Tuesday Afternoon Punctuation: Commas, Part II—Independent Thinking

One of the most common uses for the comma—and one of the most-often tested on the ACT—is to separate two independent clauses that are joined by a coordinating conjunction:

Jim set up the DVD player, and Derrick made popcorn.

An independent clause is one that can stand alone as a sentence. In the example above, Jim set up the DVD player could be a complete sentence on its own. So could Derrick made popcorn. You can join them into one sentence, however, by using a comma with one of the coordinating conjunctions:

and
but
or
nor
for
so
yet

Derrick wanted to watch a romantic comedy, but Jim chose an action movie.

It was Jim’s entertainment system, so he got his way.

This same rule applies to a series of three or more short independent clauses. As discussed in Mots Justes’ last installment on the serial comma, use commas between the clauses and before the conjunction that joins the last two:

Jim likes adventure movies, Derrick prefers dramas, but neither enjoys horror.

Having had this rule ingrained in me for twenty years or so, whenever I’m doing any editing, I dutifully go through the copy and insert commas between independent clauses joined by a conjunction. Sometimes, though, when the clauses are really short and closely related, this can add an awkward pause. In these cases, Chicago advises leaving out the comma:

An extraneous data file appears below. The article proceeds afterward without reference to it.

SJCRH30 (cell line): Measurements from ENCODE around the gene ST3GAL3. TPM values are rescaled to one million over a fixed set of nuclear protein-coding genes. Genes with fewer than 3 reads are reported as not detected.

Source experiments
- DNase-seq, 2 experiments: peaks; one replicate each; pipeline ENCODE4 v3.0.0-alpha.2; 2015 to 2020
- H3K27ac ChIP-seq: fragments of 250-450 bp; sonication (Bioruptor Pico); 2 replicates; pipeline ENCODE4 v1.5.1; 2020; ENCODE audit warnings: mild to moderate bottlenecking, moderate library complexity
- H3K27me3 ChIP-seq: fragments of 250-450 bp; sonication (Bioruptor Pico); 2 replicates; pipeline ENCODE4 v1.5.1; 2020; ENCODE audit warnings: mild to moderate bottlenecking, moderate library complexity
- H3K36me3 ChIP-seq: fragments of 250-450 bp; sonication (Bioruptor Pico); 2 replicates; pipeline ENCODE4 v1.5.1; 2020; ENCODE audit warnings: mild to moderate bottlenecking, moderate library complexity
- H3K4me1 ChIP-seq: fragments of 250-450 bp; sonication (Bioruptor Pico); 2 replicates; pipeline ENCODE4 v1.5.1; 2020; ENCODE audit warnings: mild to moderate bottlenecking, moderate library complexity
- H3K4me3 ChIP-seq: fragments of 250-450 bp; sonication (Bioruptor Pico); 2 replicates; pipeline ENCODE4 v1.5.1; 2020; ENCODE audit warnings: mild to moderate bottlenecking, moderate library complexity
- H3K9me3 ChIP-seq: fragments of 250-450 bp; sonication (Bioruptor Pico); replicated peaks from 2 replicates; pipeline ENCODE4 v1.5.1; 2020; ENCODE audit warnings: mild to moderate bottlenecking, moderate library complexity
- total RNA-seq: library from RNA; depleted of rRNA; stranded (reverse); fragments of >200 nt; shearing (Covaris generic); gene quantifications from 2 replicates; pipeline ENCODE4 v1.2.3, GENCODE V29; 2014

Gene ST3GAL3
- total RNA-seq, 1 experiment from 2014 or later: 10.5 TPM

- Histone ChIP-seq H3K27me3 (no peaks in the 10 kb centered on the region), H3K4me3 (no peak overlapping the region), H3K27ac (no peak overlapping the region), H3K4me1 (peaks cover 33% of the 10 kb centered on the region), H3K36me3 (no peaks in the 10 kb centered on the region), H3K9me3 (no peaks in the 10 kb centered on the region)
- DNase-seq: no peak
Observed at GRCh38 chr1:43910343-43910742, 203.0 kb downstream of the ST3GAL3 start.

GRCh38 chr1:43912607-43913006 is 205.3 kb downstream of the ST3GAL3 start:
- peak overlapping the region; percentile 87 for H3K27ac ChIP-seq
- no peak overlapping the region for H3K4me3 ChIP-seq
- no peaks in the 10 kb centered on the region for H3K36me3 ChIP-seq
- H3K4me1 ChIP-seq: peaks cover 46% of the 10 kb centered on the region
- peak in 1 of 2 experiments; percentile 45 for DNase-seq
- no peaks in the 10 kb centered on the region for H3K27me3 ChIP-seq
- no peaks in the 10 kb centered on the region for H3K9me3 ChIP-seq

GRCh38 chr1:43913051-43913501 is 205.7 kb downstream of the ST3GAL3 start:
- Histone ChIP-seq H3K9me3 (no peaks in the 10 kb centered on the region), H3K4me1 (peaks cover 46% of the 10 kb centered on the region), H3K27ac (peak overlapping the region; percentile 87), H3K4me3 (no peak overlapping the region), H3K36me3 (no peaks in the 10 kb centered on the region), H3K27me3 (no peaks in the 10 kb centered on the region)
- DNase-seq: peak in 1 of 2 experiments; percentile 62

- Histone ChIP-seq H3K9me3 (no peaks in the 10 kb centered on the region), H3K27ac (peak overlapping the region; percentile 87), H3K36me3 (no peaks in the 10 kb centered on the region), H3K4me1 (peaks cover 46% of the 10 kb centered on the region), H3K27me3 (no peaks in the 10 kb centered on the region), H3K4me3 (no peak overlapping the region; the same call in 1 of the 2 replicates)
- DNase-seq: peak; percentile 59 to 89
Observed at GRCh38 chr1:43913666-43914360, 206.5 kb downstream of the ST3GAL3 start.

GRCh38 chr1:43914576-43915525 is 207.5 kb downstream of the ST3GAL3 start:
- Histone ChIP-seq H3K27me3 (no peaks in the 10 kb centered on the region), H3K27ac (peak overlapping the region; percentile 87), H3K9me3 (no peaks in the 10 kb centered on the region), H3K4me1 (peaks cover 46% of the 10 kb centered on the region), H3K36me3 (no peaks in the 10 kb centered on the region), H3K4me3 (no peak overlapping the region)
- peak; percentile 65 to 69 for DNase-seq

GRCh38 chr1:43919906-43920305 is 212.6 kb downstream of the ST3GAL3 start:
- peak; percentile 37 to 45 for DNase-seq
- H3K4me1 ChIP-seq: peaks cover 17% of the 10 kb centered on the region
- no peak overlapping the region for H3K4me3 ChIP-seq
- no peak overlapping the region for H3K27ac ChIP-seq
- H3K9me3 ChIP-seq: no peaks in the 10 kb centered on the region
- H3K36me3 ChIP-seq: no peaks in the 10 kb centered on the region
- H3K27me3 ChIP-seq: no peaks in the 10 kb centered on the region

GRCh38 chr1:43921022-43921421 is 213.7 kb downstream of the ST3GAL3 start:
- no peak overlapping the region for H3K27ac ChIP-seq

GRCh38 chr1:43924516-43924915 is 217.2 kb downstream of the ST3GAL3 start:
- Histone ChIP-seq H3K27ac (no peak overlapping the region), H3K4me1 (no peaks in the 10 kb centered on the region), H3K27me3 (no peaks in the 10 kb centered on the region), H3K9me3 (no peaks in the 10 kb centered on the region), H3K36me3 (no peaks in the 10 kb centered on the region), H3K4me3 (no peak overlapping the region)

Derrick pouted but Jim ignored him.

Unfortunately for those of us who like hard-and-fast rules that can be applied consistently, situations like this last example should be decided on a case-by-case basis. It’s a judgment call, which so much of grammar can be.

The Comma Splice

Remember, though, that a comma can’t separate two independent clauses without a conjunction. On its own, a comma isn’t enough glue to hold two sentences together. This is called a comma splice or a comma fault:

The film Jim selected was his favorite of all time, Derrick had never seen it before.

Do you have a question about the comma? Let me know, and I’ll include it in a future installment of Mots Justes’ ongoing series.

The Mots Justes Series on Commas

Part I—To Serialize or Not to Serialize

Resources

Chicago Manual of Style, The. 15th ed. Chicago: The University of Chicago Press, 2003.

Fogarty, Mignon, Grammar Girl’s Quick and Dirty Tips for Better Writing. New York: Holt Paperbacks, 2008.

Goldstein, Norm, ed. The Associated Press Stylebook. 42nd ed. New York: Basic Books, a Member of the Perseus Books Group, 2007.

Hacker, Diana, The Bedford Handbook for Writers, 3rd ed. Boston: St. Martin’s Press: 1991.

Strunk Jr., William, and White, E.B. The Elements of Style. 4th ed. New York: Longman, 2000.

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